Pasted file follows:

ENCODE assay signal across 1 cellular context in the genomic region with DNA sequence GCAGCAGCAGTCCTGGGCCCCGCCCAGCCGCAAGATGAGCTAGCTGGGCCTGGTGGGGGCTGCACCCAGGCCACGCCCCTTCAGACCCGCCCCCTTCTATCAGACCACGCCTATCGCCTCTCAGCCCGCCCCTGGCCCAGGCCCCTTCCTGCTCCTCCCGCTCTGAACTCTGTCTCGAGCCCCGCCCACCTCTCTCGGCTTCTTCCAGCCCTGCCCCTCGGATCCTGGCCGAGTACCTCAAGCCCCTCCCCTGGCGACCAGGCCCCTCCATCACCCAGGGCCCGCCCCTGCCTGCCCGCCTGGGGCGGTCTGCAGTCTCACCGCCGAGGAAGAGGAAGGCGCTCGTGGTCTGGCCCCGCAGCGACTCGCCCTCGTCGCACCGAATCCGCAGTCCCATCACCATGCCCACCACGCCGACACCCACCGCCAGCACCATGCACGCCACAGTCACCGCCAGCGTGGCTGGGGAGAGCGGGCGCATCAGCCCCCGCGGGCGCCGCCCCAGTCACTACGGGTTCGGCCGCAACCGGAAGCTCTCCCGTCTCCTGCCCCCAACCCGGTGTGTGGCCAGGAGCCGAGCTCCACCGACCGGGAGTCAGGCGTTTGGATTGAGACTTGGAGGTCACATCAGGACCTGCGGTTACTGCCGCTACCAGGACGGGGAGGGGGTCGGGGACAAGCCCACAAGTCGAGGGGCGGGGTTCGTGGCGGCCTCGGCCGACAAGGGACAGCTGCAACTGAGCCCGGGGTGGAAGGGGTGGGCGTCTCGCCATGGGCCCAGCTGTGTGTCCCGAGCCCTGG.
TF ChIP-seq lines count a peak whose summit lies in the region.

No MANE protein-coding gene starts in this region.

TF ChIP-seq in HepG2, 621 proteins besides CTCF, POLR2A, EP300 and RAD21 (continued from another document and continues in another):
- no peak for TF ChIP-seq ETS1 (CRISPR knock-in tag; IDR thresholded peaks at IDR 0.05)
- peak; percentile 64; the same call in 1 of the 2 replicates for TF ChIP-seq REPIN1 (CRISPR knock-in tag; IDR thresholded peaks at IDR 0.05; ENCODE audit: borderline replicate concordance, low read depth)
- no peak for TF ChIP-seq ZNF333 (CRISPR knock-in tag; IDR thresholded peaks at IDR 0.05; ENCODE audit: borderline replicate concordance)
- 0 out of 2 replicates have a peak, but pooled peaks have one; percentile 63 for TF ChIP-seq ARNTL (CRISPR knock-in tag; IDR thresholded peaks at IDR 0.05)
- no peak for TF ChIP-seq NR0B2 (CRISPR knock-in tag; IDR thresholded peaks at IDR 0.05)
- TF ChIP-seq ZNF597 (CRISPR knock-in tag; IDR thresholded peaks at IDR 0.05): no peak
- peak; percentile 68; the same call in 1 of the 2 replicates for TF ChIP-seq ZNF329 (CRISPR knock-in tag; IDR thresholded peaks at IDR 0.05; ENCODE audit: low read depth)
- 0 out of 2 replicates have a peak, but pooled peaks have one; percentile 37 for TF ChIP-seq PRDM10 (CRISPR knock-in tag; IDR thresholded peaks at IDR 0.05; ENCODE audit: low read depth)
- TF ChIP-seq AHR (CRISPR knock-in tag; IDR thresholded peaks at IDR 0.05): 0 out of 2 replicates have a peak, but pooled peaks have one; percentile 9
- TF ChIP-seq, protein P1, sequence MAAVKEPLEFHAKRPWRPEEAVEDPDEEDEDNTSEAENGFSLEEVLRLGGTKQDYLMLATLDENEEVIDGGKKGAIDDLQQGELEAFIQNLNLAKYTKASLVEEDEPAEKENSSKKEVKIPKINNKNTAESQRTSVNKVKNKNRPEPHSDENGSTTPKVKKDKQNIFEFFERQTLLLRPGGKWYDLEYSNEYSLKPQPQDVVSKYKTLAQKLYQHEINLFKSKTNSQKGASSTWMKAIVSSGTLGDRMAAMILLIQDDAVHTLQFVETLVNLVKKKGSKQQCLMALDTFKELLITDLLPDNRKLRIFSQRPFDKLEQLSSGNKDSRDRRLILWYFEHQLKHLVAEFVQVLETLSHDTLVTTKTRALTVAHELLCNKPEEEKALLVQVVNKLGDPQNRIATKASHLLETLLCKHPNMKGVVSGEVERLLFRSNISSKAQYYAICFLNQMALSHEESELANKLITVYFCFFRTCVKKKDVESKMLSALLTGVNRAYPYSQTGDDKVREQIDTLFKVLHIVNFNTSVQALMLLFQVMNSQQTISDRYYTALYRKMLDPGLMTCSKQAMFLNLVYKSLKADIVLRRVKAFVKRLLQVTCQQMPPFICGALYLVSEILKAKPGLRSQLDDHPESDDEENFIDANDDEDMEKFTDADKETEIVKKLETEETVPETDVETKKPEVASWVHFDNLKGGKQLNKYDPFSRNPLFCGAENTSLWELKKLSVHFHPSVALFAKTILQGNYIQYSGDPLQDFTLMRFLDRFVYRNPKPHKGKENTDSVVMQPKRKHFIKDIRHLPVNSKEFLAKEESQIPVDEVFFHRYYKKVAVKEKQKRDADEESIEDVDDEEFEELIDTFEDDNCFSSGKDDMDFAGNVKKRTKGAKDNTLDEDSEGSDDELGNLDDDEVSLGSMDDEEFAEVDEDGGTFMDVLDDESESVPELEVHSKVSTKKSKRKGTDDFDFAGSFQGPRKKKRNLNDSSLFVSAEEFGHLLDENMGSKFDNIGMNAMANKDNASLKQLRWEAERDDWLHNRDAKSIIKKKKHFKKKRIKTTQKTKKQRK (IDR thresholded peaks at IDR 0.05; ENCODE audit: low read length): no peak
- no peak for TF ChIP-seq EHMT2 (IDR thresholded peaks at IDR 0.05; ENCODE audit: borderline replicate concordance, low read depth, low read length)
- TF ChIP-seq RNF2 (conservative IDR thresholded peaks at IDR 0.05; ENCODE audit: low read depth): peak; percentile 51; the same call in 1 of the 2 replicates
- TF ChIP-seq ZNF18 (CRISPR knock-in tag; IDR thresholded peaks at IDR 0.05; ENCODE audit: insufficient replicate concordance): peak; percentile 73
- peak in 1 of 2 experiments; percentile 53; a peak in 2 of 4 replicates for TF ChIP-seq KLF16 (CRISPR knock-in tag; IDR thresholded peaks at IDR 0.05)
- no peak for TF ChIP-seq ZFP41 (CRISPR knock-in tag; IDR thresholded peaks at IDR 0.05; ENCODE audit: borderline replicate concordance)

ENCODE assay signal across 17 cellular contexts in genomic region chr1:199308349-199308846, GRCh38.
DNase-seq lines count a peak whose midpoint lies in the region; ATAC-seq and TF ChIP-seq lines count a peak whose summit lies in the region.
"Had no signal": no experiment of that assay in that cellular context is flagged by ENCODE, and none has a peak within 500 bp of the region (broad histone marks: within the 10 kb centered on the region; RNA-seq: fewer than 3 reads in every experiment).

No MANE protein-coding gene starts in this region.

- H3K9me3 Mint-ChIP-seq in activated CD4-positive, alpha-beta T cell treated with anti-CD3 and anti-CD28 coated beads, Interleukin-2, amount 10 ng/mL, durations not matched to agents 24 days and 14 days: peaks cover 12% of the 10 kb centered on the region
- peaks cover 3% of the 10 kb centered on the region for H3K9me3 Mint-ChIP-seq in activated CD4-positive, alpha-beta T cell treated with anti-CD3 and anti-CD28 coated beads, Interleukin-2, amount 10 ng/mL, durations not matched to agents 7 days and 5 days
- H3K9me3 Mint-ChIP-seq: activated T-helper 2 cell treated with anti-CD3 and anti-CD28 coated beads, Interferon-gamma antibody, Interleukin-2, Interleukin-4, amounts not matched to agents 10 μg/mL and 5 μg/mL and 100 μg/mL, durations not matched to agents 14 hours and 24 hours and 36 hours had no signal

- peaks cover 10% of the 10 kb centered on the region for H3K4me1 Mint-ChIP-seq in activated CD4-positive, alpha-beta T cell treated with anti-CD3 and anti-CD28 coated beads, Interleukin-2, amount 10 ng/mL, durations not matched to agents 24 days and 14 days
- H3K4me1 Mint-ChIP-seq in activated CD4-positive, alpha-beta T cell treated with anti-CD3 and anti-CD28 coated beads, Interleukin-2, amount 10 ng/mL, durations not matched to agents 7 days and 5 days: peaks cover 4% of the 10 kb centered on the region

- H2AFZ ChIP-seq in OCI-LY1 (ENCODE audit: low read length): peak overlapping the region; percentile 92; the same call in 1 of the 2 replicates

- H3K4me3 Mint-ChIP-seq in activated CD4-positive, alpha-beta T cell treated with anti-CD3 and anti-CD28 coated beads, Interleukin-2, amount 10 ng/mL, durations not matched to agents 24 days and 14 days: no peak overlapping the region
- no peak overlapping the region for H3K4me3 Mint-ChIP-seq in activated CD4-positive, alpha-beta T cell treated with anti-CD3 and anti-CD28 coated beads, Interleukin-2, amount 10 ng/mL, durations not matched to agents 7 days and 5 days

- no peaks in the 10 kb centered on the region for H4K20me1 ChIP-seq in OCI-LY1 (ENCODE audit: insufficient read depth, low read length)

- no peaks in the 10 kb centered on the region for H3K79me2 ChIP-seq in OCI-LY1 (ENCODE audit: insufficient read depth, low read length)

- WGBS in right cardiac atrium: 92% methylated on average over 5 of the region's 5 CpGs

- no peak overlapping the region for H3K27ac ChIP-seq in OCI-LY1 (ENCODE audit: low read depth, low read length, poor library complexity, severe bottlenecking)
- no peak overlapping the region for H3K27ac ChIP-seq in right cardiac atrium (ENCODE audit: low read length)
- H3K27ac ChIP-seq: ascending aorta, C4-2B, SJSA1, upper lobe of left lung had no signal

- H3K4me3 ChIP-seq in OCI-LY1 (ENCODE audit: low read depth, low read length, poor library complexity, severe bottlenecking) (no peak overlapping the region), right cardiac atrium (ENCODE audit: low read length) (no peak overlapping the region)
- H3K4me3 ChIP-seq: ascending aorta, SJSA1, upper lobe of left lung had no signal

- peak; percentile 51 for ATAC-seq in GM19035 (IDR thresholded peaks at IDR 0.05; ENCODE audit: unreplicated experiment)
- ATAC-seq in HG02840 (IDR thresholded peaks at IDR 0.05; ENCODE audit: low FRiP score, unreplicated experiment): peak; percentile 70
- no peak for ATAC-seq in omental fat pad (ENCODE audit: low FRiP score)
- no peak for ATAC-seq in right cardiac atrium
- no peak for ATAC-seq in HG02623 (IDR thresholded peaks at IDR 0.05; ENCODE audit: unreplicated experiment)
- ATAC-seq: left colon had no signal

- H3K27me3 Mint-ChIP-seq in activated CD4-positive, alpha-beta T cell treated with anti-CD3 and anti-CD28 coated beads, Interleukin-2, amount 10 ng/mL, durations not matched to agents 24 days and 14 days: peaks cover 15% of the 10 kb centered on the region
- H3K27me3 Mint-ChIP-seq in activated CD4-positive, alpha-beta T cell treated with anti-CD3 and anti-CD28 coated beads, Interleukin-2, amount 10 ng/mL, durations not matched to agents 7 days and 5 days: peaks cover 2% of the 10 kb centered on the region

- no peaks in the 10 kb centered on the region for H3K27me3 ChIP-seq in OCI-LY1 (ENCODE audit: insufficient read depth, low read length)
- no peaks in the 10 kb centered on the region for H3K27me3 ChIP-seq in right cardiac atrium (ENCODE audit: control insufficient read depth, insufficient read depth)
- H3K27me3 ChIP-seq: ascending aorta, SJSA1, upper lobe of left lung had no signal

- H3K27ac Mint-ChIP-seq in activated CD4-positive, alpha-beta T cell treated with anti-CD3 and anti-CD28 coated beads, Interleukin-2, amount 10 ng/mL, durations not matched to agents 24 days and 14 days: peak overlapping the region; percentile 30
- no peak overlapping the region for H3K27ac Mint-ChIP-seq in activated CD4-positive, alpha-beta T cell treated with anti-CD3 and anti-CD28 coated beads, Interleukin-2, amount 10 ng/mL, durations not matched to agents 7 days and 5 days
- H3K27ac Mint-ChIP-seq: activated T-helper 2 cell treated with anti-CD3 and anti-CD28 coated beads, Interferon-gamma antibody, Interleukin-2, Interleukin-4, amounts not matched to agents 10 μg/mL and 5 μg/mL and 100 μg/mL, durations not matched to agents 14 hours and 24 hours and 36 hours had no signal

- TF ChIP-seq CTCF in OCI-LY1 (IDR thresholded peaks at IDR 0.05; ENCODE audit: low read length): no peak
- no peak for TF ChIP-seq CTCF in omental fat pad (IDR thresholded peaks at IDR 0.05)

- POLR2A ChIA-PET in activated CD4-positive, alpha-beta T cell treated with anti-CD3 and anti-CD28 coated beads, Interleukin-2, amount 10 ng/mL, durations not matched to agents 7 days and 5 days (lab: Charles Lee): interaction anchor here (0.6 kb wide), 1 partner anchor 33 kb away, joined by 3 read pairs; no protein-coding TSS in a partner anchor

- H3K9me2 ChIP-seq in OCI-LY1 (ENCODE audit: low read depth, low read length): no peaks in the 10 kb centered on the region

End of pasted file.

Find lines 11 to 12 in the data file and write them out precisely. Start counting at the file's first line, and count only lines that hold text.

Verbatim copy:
- peak; percentile 68; the same call in 1 of the 2 replicates for TF ChIP-seq ZNF329 (CRISPR knock-in tag; IDR thresholded peaks at IDR 0.05; ENCODE audit: low read depth)
- 0 out of 2 replicates have a peak, but pooled peaks have one; percentile 37 for TF ChIP-seq PRDM10 (CRISPR knock-in tag; IDR thresholded peaks at IDR 0.05; ENCODE audit: low read depth)